This special interest group covers mobile technologies and approaches that are helping utilities do business today. 


Hacking of remote utility employees shows challenges of a mobile workforce

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Christopher Neely's picture
Independent Local News Organization

Journalist for nearly a decade with keen interest in local energy policies for cities and national efforts to facilitate a renewable revolution. 

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A mobile, remote workforce, was where the labor market was headed before the pandemic, but the massive, forced experiment of teleworking brought on by the spread of the virus has laid bare the vulnerabilities of the remote and mobile work method. Nowhere has this been more true than the utility sector. 

Utility workers, just like many in the labor force, have been sent home en masse to work from their couches and home offices, where the possibility and vulnerability of being hacked increases significantly unless your home office is decked out with the same high-end security technology that corporate offices have. A recent article from Bloomberg reported that utilities were facing increasing attacks since the pandemic began. Teleworking contributes to this.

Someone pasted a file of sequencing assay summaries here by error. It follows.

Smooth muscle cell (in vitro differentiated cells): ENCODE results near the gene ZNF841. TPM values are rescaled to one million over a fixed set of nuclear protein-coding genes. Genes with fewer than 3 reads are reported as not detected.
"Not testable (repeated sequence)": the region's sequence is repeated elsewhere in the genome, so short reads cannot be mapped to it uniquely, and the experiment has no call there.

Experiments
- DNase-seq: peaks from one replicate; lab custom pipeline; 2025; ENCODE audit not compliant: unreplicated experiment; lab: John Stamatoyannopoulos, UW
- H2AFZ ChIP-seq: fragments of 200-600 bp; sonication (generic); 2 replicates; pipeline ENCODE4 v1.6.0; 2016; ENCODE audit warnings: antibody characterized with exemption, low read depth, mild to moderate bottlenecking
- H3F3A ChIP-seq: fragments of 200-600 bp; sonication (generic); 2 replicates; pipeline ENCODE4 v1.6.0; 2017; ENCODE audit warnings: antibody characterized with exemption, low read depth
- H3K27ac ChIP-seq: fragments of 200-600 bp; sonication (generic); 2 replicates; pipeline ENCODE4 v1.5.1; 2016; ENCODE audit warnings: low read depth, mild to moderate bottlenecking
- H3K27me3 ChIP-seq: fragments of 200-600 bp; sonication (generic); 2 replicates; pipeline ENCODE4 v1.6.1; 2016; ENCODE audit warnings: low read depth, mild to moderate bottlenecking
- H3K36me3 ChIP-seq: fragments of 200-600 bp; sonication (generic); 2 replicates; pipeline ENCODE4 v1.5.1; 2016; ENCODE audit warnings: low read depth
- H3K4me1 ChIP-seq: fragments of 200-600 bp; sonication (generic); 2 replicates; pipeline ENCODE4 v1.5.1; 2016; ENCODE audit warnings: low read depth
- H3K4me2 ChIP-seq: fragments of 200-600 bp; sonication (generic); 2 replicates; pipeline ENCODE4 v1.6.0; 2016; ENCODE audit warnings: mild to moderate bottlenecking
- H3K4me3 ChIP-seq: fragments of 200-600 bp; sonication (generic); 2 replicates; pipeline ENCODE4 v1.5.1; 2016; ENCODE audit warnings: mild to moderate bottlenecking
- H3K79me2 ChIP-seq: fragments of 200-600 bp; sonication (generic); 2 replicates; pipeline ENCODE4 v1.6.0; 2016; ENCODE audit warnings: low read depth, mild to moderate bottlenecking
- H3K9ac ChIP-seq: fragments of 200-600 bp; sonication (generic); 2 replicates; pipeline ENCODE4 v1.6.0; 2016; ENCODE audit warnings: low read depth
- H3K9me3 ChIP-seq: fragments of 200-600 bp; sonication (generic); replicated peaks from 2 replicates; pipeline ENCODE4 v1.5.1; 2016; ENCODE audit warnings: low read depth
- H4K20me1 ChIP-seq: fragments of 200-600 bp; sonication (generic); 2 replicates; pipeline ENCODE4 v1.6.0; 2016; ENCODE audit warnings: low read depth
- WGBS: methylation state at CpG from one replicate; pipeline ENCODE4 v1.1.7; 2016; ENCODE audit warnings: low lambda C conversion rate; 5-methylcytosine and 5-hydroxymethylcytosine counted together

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“With people working from home, there’s an increased attack surface to go after,” Scott Aaronson, vice president of security and preparedness at the Edison Electric Institute, told Bloomberg reporters. 

Concerns over grid security have grown in recent years as grid operations have become increasingly digital. Cybersecurity as it relates to the grid is an issue being tackled throughout the industry and up the ranks of government officials. 

While it could be hard to imagine slowing the grid's digitization, I think it's reasonable for utility and grid operators to go the opposite direction of teleworking trends as a means of shrinking the targets on their backs. 

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